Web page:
Key and Peele, Comedy, 8.30pm
THE second series from comedians Keegan-Michael Key and Jordan Peele (both former cast members of MADtv) continues to attract criticism in the US, but also continues to attract viewers. Both comedians are biracial - they describe themselves as ''moving between two worlds'' - and use their comedy to explore race and what it means to be black in America. Or as Slate's television critic Katrina Richardson recently described it, ''translating a particular black experience for liberal white sensibilities'' in an ''edgeless, post-racial lie''. Perhaps because the divisive nature of America's treatment of racial issues doesn't weigh as heavily on us in Australia, we can enjoy most of the program's sketches without deep analysis, although Richardson seems to have taken the comics' ''messages'' more personally than most critics. Among the mix of live banter and pre-recorded sketches, Key and Peele explain the inspirations behind each sketch, with some interaction with their live audience. It's a curious mixture that, in some instances, does make it seem as though they feel the need to explain their motivation for the more risque sketches. But the comedy isn't all overtly controversial (although Chris Brown might disagree with tonight's duet featuring him and Rihanna) and while some of the US references don't translate here, most of the themes are universal and their characterisations genuinely funny, particularly their ''Obama: The College Years'' sketch.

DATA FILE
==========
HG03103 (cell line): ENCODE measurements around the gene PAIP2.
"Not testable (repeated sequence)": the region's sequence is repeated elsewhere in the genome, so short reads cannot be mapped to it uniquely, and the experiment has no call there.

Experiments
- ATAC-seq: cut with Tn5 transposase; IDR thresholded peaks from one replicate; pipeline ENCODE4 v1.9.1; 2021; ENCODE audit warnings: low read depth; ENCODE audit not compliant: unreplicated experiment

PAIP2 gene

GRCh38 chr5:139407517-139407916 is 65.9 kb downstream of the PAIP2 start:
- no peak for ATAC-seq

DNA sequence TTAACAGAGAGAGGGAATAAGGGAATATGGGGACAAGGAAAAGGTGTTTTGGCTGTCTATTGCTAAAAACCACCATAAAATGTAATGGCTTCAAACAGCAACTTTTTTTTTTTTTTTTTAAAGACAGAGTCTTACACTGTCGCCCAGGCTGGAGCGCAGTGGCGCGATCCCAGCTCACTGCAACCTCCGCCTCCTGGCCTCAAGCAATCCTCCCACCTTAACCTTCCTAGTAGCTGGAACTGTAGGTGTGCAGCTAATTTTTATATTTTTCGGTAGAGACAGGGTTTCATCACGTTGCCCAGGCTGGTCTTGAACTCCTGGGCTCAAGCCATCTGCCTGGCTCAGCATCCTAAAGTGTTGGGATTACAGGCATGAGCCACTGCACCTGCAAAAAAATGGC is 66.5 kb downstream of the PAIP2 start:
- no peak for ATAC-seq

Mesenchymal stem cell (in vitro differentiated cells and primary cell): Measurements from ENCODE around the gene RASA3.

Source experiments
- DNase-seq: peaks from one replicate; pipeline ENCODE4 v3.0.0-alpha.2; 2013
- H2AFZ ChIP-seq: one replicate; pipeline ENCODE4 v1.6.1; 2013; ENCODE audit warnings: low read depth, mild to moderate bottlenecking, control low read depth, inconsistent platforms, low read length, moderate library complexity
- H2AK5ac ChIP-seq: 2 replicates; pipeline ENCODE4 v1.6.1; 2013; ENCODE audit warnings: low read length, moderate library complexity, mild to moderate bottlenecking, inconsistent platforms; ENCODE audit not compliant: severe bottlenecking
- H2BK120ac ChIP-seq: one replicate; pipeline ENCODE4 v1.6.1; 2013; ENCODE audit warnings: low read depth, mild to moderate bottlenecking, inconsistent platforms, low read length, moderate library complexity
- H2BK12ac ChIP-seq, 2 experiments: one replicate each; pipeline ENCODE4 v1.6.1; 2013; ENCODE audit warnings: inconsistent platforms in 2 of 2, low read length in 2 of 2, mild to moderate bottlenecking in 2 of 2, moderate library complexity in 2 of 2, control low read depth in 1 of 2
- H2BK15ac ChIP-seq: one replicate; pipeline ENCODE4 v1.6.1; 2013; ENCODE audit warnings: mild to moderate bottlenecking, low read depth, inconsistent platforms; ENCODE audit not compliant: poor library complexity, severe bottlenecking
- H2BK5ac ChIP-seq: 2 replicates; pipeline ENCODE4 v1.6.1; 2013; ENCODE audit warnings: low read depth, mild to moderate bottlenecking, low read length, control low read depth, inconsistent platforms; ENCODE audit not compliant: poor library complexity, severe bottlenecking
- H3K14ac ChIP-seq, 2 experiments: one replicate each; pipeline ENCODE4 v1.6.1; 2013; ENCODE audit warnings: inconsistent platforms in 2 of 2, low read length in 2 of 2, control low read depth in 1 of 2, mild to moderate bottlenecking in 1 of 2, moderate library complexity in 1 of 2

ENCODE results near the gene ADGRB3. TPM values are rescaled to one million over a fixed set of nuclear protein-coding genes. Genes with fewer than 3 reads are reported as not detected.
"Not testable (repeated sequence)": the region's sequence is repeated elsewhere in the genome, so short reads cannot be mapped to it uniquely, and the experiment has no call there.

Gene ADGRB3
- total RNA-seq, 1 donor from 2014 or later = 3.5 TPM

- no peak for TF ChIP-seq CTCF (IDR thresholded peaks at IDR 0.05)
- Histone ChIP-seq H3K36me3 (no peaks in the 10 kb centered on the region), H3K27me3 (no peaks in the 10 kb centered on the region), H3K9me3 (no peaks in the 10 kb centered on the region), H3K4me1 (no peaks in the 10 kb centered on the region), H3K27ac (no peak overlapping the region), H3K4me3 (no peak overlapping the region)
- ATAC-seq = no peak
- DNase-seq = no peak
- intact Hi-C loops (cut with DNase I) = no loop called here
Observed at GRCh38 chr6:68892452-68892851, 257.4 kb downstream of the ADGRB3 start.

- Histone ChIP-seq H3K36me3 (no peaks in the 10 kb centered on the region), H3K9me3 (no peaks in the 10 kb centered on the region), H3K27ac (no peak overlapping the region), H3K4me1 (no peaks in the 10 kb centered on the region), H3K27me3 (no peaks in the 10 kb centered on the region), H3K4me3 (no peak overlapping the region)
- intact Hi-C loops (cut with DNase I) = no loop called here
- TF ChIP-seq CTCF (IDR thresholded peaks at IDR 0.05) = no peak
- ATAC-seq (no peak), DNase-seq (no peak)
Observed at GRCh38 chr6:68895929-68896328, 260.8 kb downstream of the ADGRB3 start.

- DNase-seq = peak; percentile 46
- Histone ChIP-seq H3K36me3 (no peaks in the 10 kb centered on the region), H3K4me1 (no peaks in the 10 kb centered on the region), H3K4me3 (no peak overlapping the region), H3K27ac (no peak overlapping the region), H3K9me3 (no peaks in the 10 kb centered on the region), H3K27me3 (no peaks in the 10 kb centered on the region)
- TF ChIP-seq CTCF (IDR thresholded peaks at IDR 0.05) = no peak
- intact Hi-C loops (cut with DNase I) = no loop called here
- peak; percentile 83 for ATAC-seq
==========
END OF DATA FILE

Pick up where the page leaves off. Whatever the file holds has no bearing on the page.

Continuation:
The Colbert Report, Comedy, 7.30pm
We're merely weeks into the new year and the American comic Stephen Colbert is already in terrific form fronting this frequently hilarious political satire.
NBA: New Orleans v San Antonio, ESPN, 12.30pm
Live action from the best basketball league in the world. Today, the Hornets are up against the Spurs. It's showtime.